Formation From Escarpments
An escarpment is a common type of cliff that arises out of the movement of a geologic fault or occurrence of a landslide. Some rocks of different hardness may become incompatible leading to differential erosion of the layers. Such erosion will lead to the formation of a cliff. With time wearing-off occurs through agents such as water or wind leading to one side being more eroded than the other. Coastal cliffs can also be classified as steep escarpments that form when the sea levels rise.
Large and Famous Cliffs in the World
Though some of the most massive cliffs are underwater, there are various cliffs that are found on the land and attract huge attention from researchers. The Nanga Parbat’s Rupal face is known to be a large cliff at 15,000 feet (4,600 meters) from the base. The eastern side of the Great Trango in Karakoram Mountain in Pakistan is also a large cliff. At 1,300 meters high, the cliff has a vertical elevation made of two pillars stacked on each other. In Europe, the highest cliff is the Troll wall, located in Norway. The cliff is famous for jumpers due to the vertical inclination. The Kalaupapa cliff in Hawaii in the USA is also considered a large cliff. With 1,010 meters vertical wall, the cliff is a major tourist attraction site since it measures 2000 feet above the Pacific Ocean. The Mitre Peak has the north face side as a major cliff. At 1,683 meters high the cliff drops to Milford Sound in New Zealand. The most dramatic vertical drop of a cliff is found on Mount Thor. Located on Baffin Island in Arctic Canada, the cliff stands at 1370 meters (4500 feet). The cliff is famous for the overhanging section at the top measuring 480 meters (1600 feet). The vertical drop of the Mount Thor is at 1,250 meters (4,100 feet). Astronomers have discovered that the highest cliff in our solar system is Verona Rupes, measuring more than 20 kilometers (12 miles) high. The cliff is located on a moon of the Uranus planet on Miranda.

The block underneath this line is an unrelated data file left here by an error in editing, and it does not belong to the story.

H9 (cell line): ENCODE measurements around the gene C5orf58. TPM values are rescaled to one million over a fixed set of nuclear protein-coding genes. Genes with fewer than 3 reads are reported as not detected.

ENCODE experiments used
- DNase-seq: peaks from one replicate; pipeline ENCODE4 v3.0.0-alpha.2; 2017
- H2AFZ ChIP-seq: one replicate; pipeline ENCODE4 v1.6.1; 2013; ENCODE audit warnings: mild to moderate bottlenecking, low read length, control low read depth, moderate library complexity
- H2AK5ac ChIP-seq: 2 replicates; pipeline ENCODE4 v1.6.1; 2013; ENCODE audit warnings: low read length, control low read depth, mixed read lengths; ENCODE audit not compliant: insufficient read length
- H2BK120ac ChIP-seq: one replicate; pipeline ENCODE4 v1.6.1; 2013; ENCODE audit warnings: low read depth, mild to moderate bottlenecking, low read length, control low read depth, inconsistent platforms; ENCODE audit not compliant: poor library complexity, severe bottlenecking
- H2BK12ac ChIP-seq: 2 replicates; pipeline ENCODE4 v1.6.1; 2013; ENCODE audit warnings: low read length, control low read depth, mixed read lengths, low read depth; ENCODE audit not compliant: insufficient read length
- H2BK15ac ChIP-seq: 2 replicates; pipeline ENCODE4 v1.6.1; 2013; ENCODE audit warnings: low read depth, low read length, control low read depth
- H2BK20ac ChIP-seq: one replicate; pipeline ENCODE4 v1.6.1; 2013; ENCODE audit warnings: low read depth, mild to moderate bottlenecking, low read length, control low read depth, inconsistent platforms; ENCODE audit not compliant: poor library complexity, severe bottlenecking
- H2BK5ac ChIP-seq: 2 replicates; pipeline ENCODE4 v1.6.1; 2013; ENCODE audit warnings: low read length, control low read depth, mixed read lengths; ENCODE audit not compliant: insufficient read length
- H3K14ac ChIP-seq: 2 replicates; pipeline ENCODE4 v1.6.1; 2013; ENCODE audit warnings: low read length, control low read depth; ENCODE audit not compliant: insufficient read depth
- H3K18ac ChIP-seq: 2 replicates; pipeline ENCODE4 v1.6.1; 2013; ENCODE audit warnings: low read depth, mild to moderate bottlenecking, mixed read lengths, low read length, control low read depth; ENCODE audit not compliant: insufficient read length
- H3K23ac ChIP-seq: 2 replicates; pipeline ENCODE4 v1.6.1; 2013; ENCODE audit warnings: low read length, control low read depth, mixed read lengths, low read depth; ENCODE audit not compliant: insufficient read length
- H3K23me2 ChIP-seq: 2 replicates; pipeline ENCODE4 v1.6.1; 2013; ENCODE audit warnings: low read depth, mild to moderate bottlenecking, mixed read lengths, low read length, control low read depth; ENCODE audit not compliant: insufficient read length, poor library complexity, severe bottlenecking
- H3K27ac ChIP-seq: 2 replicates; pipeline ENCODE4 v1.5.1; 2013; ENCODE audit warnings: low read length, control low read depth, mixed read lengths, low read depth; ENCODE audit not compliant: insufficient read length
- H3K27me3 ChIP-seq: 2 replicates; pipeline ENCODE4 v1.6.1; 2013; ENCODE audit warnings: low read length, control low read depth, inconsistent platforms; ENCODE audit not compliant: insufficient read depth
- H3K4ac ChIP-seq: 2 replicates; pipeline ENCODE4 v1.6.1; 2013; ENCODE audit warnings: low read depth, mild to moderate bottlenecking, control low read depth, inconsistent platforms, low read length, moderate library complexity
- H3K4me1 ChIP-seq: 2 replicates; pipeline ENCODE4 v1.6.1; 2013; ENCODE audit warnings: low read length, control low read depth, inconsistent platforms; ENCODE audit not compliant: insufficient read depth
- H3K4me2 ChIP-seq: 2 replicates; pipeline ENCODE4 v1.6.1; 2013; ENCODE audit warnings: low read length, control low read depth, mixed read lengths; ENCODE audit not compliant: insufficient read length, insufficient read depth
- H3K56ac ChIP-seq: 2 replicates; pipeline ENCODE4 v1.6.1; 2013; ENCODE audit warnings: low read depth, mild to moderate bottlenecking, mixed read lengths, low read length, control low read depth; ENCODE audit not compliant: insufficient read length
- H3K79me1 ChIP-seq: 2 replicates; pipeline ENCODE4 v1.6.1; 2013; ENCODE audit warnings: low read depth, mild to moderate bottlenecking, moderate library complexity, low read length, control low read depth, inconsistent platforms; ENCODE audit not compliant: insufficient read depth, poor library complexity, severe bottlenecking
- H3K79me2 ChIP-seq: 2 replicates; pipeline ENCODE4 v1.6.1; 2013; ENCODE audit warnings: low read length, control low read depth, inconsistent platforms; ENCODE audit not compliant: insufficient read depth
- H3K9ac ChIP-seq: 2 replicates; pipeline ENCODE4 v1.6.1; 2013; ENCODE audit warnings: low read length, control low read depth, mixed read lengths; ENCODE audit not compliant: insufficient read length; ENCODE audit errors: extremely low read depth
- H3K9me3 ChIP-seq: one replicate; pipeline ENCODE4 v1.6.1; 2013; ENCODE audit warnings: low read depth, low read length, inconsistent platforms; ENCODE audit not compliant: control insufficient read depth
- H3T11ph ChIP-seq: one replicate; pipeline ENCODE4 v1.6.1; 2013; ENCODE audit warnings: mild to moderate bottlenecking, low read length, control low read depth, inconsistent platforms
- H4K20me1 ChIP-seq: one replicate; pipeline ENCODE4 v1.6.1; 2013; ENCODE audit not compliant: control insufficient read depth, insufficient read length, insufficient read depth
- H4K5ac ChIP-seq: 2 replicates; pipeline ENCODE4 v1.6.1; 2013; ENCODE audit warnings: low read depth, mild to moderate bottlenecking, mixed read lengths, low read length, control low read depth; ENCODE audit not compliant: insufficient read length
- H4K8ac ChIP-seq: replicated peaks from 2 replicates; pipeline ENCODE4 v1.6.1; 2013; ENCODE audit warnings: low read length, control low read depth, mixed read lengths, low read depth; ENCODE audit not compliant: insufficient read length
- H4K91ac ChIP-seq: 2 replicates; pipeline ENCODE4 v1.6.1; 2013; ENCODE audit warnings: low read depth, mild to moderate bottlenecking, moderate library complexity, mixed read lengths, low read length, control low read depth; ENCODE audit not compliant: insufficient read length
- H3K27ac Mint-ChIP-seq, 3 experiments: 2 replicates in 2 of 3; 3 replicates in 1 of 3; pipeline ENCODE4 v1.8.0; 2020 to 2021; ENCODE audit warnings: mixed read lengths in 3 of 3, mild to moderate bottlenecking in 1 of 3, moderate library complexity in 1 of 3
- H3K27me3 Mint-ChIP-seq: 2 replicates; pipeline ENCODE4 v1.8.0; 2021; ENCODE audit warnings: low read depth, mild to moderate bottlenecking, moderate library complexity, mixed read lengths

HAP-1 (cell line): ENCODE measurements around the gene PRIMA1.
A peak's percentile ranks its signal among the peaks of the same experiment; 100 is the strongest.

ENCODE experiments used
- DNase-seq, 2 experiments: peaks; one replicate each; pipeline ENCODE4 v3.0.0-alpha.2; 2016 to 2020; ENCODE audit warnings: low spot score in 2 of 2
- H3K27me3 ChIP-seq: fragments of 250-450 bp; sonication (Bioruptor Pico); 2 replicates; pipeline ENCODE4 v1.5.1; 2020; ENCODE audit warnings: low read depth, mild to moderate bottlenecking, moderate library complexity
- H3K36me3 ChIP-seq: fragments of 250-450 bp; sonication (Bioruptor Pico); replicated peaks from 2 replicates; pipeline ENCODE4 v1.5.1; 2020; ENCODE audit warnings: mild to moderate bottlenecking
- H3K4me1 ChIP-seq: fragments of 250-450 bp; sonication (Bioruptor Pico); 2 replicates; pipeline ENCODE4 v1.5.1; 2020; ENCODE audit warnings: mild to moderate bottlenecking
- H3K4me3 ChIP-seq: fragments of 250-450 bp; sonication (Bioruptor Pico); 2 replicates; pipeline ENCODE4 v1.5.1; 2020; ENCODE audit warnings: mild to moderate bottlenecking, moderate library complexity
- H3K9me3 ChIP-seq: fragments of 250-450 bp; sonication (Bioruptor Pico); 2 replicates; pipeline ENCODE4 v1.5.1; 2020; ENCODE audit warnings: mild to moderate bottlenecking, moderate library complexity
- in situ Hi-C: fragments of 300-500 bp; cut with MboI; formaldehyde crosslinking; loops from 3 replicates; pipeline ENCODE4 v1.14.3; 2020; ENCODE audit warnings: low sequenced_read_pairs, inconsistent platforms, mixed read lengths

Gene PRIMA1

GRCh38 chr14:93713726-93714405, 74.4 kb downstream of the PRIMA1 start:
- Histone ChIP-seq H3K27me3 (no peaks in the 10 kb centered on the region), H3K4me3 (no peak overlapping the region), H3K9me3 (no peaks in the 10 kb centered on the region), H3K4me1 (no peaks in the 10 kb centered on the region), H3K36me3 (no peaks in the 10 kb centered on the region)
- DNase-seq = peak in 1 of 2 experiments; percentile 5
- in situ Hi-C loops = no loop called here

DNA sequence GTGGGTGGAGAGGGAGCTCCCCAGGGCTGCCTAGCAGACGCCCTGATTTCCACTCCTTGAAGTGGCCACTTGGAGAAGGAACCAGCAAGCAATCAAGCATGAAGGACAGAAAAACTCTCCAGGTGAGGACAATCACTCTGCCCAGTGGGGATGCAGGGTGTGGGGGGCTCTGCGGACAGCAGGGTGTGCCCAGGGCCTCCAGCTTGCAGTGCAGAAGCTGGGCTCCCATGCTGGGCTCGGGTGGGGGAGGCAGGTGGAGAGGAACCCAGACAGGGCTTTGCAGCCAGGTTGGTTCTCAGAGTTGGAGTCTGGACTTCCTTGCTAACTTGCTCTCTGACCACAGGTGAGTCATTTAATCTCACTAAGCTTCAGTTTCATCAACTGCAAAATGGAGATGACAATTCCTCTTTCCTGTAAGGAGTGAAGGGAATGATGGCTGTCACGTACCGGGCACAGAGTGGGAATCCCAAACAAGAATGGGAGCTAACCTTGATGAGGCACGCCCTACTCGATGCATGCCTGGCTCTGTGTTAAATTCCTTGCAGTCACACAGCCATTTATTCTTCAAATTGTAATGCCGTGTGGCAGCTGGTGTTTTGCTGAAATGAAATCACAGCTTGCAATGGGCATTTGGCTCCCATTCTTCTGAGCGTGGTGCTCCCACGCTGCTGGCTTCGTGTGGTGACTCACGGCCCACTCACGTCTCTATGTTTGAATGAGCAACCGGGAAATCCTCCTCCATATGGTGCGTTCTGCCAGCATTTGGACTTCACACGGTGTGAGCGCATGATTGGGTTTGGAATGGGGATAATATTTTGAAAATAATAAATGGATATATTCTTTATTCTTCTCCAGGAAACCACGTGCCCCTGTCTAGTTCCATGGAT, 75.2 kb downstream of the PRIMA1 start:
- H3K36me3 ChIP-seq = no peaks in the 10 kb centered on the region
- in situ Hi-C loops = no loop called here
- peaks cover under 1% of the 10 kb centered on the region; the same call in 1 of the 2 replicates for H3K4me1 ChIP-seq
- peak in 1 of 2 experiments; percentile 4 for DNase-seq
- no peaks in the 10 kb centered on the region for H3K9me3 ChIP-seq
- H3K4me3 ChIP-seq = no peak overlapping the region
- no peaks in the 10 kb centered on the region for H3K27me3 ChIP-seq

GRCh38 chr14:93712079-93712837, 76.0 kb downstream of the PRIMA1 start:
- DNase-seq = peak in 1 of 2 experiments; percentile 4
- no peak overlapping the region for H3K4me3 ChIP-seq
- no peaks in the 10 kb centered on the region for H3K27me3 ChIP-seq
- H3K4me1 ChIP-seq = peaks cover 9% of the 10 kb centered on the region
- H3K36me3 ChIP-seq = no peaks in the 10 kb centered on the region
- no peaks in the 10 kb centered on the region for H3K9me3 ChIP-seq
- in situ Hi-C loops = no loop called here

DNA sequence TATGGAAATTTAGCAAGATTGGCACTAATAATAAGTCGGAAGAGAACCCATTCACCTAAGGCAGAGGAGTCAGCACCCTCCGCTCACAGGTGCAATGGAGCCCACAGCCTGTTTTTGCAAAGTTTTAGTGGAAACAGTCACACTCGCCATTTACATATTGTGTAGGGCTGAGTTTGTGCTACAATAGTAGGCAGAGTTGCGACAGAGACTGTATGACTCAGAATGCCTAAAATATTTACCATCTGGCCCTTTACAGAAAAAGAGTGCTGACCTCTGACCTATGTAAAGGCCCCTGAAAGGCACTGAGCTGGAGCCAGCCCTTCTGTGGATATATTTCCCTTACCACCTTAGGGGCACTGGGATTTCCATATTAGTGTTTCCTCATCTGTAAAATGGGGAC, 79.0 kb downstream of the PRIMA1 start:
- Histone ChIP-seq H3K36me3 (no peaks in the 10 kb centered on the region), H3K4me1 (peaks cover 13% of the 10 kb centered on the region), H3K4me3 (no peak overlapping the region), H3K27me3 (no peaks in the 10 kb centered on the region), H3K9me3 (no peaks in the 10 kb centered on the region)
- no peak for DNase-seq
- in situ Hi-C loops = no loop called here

Importance Of Cliffs
A cliff can act as a tourist attraction. Some cliffs offer a habitat for plants and animals. Some birds nest in the cliffs due to the absence of predators in such rugged landscapes. It has been observed that the outlook of cliffs change with time as the weathering process continues. Natural occurrences such as earthquake and heavy rains such as the El Nino lead to the advancement of a cliff. Mining can be carried on cliffs since some contain precious rare minerals like marble. The landscapes of major cliffs, especially along the coast, have evolved organically enabling human adaptations. The result is the evolution of a land management system that is sustainable and incorporates biological diversity.
How are Cliffs Formed?
Some of the ways that cliffs can be formed include water and erosion, glaciers, tectonic activity, and escarpments.
About the Author
John Misachi is a seasoned writer with 5+ years of experience. His favorite topics include finance, history, geography, agriculture, legal, and sports.